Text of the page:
Microsoft Office 2003. Are you still running it? You really shouldn’t be, as Microsoft is ending support of the product in less than a month. Well, since I know many are still running Office 2003, and are likely to (unwisely) continue to do so for a while, this bit of info may prove to be of help to someone, somewhere, sometime.
Dell laptops have long come with built-in Bluetooth capability. This is great for those of us who enjoy the use of Bluetooth headsets, mice, keyboards, etc. With built-in Bluetooth, you don’t need an extra USB dongle. This is especially important on certain Dell laptops, as the number of available USB ports is rather limited. In fact, this port limitation is exactly what led me to revisit a rather old Bluetooth compatibility issue.
I recently discovered an interesting little problem while troubleshooting an Outlook 2003 issue, and figured it might be of help to other users out there. I’d come across the problem before, but didn’t remember the solution. So, this article is just as likely to help me in the future as it is anyone else.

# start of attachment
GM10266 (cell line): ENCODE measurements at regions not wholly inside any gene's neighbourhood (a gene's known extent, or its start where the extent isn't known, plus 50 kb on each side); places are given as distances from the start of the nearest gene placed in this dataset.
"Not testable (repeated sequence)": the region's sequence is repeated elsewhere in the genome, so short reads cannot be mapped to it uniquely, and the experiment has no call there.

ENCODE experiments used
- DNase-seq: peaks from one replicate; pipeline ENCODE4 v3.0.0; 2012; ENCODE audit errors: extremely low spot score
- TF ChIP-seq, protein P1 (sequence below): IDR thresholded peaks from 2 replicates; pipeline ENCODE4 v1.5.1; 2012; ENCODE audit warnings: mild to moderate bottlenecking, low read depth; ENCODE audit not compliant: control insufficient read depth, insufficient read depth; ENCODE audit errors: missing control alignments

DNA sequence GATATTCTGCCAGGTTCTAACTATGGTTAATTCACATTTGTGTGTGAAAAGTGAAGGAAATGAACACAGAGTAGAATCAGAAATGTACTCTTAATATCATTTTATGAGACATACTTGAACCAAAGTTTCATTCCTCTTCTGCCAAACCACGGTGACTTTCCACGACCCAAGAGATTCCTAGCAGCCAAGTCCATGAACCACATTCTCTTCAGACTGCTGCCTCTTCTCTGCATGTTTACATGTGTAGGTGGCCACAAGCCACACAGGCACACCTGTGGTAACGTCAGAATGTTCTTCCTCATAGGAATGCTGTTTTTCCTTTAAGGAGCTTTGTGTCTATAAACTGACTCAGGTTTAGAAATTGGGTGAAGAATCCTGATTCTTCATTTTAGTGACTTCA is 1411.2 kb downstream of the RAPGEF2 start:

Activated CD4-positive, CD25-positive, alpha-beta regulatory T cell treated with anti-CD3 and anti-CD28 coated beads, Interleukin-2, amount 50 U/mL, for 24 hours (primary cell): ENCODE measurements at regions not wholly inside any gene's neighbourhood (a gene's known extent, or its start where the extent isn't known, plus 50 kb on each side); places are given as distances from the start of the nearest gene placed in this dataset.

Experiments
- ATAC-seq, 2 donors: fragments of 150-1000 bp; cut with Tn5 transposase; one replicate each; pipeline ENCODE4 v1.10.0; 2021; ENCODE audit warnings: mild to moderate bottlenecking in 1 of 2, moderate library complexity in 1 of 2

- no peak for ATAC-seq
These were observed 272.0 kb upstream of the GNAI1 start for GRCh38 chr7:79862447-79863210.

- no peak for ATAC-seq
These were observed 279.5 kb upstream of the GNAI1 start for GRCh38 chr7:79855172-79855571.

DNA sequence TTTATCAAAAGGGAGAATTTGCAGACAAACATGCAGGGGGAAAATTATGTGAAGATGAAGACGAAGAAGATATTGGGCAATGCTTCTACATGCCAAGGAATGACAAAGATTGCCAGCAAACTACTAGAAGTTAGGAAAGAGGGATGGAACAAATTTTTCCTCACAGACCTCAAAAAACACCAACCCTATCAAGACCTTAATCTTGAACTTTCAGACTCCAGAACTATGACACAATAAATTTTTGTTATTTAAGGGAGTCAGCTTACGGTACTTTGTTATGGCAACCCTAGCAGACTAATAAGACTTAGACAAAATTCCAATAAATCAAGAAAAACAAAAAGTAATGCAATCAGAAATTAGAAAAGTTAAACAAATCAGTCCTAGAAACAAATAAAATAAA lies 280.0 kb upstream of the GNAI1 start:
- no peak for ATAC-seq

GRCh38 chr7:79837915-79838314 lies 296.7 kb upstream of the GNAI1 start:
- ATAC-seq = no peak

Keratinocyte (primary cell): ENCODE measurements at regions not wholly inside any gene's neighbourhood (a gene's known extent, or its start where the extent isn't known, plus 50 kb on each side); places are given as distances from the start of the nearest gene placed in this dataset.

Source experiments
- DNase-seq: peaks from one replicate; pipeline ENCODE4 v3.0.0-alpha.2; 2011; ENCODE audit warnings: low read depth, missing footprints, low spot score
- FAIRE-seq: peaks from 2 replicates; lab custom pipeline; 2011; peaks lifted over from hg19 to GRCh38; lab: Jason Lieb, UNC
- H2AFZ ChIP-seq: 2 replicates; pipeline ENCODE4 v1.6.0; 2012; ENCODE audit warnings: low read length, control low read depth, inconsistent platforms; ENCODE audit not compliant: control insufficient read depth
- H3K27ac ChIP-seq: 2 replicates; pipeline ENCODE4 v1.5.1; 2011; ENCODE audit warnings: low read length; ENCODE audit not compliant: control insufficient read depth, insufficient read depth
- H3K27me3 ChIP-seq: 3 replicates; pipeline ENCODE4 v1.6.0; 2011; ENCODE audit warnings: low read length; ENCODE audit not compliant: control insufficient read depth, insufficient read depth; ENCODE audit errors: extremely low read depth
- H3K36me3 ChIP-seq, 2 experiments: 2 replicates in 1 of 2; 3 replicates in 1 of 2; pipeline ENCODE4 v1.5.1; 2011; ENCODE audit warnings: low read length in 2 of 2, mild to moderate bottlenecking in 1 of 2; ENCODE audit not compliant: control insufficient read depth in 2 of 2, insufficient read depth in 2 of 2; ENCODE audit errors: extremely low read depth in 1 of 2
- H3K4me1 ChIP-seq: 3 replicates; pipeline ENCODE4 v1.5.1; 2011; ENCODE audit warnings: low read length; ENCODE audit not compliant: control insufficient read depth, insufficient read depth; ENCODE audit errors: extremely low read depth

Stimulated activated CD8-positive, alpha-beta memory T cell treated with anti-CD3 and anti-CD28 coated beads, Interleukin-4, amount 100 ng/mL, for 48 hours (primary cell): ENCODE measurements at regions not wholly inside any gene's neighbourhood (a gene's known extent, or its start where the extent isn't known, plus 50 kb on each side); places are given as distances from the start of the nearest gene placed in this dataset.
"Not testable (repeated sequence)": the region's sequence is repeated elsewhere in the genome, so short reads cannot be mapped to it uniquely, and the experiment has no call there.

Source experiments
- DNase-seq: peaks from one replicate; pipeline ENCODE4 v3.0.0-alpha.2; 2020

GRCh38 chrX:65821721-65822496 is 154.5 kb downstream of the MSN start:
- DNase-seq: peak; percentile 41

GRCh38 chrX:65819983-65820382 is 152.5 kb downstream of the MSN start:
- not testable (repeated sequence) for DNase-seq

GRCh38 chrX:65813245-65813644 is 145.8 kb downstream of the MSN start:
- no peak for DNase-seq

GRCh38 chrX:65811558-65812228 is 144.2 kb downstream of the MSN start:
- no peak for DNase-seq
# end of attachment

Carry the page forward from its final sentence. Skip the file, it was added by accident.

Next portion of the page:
Pretend for a second that you are an application developer, developing in VB.Net, and you find yourself needing to work with an Office-based data file (like Access or Excel). So, you write your code, put together your connection string, and go to run your program. Maybe the program works on your workstation, maybe it doesn’t. The real problem is that the code bombs out when you run it on your web server. You get an error that looks like this:
The ‘Microsoft.ACE.OLEDB.12.0’ provider is not registered on the local machine.
Now what? Well, the error should be pretty clear to anyone working with OLEDB or ODBC connections. Whenever you go to make a connection to a database, using a database API to do so, you need to have the appropriate drivers installed. If you have the latest version of Office (2007+) installed, then you may already have the necessary drivers. If you don’t (and you really shouldn’t on a server), then you’ll need to separately install the drivers. They can be a bit hard to track down, but here is what I’ve found.